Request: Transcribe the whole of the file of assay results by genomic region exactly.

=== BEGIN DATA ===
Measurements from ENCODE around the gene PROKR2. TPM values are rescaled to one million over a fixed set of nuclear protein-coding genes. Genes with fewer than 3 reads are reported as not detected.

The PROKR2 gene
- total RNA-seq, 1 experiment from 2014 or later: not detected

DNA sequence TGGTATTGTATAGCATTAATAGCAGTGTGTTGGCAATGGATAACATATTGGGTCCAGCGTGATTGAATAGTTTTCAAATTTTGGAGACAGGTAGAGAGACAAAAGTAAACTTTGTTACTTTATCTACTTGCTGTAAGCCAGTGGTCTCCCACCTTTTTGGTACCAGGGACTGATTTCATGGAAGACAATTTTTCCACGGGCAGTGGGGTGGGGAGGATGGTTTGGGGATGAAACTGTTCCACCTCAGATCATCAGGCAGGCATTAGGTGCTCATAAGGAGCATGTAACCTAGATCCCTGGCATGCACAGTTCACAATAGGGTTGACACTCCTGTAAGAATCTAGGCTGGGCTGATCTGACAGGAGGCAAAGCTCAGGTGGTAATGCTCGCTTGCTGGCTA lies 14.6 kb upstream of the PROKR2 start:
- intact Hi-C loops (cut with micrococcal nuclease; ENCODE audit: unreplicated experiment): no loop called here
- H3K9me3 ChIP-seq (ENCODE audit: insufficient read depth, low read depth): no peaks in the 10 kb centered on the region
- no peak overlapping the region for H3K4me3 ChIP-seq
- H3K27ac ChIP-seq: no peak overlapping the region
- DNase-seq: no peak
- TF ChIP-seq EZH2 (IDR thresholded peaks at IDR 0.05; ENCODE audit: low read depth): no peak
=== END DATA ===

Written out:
Measurements from ENCODE around the gene PROKR2. TPM values are rescaled to one million over a fixed set of nuclear protein-coding genes. Genes with fewer than 3 reads are reported as not detected.

The PROKR2 gene
- total RNA-seq, 1 experiment from 2014 or later: not detected

DNA sequence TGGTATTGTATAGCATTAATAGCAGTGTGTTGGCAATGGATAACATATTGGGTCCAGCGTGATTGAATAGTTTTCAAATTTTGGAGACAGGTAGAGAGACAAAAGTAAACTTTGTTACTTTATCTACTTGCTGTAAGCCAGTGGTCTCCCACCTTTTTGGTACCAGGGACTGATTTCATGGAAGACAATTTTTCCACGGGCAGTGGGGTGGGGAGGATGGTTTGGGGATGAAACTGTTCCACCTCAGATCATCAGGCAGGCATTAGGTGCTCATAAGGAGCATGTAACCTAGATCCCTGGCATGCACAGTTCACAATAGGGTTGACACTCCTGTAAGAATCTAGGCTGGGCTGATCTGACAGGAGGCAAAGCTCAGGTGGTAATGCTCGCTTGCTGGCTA lies 14.6 kb upstream of the PROKR2 start:
- intact Hi-C loops (cut with micrococcal nuclease; ENCODE audit: unreplicated experiment): no loop called here
- H3K9me3 ChIP-seq (ENCODE audit: insufficient read depth, low read depth): no peaks in the 10 kb centered on the region
- no peak overlapping the region for H3K4me3 ChIP-seq
- H3K27ac ChIP-seq: no peak overlapping the region
- DNase-seq: no peak
- TF ChIP-seq EZH2 (IDR thresholded peaks at IDR 0.05; ENCODE audit: low read depth): no peak